Participating in sports is every pup’s dream outdoor event, and if you’re like us, you know that most dogs just love going outside for walks or long drives. Equally, preparation for a barn hunt requires both you and your dog to be ready and willing to try something new.

My dog.

Some major steps to follow when preparing for a barn hunt with your dog include:

Be Fit

As with all sports and social events, preparation for a barn hunt starts with ensuring that your dog is mentally and physically fit. The Barn Hunt requires your dog to be excited and calm because they’ll be required to listen to instructions, locate rat canisters, and identify them to proceed across the levels. So, when planning to go on a barn hunt, it’s important to confirm that your dog is not injured or undergoing treatment that affects its mood.

On physical fitness, the barn hunt is open to all dogs and pet owners, both old and young. The Barn Hunt Association confirms that tripod dogs, wheeled dogs, and blind dogs can compete. To learn more about the exceptions and regulations of the game, read the barn hunt rulebook, which can be downloaded on any device.

Familiarize yourself with equipment and terrain

Another vital element of your preparation for the barn hunt is getting familiar with the hunt’s equipment and terrain. In the competition, both you and your dog might be seeing the competition route and gear for the first time. To avoid frustration, you can learn more about them before D-day.

For starters, it’s important to know that the barn hunt can be organized indoors or outdoors, in a securely fenced area. The setting makes it possible for all dogs, regardless of breed and size, to participate. The only major exception is that the dog should fit through an 18-inch-wide tunnel made with straw bale.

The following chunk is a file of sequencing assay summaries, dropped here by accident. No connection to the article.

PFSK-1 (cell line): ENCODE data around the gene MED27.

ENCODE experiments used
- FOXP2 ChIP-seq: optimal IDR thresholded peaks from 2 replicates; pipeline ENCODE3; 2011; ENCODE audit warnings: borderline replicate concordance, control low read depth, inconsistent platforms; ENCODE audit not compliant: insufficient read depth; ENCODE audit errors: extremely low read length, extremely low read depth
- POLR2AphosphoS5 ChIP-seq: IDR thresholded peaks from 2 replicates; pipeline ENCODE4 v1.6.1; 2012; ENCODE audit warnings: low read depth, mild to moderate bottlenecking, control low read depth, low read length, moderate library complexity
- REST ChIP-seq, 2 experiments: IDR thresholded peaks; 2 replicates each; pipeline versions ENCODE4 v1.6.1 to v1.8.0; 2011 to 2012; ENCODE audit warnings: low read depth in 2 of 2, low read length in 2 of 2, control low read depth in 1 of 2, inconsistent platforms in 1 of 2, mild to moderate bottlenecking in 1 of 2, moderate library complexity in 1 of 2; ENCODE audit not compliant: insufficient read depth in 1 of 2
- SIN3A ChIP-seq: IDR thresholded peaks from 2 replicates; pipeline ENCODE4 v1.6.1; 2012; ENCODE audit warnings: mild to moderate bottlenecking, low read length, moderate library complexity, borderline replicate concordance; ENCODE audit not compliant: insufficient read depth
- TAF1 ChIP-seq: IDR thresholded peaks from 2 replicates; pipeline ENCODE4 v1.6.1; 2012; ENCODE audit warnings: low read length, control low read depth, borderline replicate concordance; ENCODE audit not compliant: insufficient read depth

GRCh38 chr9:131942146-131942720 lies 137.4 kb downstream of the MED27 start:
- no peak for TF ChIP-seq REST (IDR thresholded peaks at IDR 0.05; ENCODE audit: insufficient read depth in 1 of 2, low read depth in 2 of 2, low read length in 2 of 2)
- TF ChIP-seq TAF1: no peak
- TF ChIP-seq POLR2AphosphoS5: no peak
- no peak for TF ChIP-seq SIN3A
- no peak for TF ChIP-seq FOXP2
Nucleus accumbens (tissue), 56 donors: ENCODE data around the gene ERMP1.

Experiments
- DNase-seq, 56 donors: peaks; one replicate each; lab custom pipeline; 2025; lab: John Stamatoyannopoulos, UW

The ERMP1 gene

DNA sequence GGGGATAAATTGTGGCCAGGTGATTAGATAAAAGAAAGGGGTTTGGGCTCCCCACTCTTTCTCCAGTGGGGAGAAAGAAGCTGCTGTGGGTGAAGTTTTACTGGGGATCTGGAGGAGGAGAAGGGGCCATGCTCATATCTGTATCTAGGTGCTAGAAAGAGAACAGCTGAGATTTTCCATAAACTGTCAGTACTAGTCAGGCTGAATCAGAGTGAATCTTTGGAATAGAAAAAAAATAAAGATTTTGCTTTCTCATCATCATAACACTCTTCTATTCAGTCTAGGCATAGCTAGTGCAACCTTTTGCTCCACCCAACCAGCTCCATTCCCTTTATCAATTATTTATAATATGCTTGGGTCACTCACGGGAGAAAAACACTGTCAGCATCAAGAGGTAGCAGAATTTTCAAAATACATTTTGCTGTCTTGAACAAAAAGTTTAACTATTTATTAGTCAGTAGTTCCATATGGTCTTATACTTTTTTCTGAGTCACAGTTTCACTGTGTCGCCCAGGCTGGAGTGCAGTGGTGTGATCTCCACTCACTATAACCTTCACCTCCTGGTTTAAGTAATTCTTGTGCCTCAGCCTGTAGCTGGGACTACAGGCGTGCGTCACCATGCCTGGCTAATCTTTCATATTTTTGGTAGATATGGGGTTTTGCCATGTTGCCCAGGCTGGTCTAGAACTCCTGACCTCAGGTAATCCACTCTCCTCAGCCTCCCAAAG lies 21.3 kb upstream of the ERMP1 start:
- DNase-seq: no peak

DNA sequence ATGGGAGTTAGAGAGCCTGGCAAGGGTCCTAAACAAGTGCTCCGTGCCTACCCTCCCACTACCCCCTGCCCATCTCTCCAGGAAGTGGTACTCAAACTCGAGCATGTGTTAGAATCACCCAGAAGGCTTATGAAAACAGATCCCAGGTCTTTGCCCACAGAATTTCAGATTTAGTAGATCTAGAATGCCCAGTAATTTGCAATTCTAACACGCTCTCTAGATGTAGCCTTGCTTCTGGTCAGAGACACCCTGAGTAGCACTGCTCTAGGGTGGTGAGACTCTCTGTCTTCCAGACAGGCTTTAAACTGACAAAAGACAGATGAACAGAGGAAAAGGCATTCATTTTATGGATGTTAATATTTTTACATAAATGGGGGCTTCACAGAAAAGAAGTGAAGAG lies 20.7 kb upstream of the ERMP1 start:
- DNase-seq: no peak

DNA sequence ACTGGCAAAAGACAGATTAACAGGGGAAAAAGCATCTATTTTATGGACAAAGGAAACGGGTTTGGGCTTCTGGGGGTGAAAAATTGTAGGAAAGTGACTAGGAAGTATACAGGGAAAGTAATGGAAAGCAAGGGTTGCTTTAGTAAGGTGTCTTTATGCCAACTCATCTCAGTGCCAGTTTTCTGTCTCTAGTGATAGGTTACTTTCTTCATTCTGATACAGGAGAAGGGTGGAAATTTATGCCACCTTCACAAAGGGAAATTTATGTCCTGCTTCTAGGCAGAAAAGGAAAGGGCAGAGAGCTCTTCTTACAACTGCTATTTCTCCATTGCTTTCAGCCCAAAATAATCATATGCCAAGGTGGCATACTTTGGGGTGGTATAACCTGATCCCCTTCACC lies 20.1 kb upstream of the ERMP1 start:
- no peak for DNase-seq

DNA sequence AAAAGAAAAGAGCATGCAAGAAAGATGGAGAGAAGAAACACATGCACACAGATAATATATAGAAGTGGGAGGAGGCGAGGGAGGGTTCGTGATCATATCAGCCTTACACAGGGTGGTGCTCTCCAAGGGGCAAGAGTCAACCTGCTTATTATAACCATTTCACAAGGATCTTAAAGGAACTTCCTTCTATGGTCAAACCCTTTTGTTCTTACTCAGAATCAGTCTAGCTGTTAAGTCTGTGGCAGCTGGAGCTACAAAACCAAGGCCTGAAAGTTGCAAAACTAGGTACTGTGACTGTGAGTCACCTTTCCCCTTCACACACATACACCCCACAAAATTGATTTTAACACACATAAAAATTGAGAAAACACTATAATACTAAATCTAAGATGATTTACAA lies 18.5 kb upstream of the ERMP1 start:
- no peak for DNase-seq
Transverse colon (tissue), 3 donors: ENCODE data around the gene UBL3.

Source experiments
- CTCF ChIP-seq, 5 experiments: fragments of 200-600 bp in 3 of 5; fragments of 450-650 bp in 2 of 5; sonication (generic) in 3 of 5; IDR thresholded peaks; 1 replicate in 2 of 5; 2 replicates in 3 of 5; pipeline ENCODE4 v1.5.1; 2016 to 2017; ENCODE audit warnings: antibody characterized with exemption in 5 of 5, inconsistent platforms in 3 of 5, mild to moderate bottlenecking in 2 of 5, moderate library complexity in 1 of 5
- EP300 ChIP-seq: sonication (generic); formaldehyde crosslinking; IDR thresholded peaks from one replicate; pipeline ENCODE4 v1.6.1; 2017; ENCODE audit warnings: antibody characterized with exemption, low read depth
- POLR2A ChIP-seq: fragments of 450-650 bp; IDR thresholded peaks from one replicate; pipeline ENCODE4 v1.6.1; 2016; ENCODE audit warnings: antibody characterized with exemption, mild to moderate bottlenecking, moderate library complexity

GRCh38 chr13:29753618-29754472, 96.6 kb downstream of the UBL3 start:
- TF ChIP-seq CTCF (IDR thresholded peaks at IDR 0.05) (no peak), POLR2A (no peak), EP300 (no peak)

To prepare your pup, you can build a similar setting on your farm to make the terrain familiar during the competition. Still, even without prior exposure, an excited pup can learn on the fly and impress everyone watching.

Sniff and point

Finally, the main goal of the barn hunt is to challenge the dog in sniffing out and spotting the presence of a rat. You can prepare your pup by showing them how to sniff out rats and showing them where they are placed. Remember that when doing this on your own, conduct your training safely and humanely.

A Weimaraner pointing at prey

How to Train Your Dog for Scent Work?

Different dog breeds have different abilities to identify and follow a scent. Even when your pup is not a natural at catching scents, you can take comfort in the fact that a dog’s sense of smell is estimated to be between 10,000 and 100,000 times more accurate than ours. The reason why they can do this is that they have a wide range of scent receptors, which makes them natural at scent work.

To train your dog at home, start by introducing them to a range of scents. You can do this by creating or replicating natural and safe inorganic chemicals and encouraging them to find and indicate the sources of scent. Remember to reward your pup every time they identify a scent to enforce the habit of doing scent work.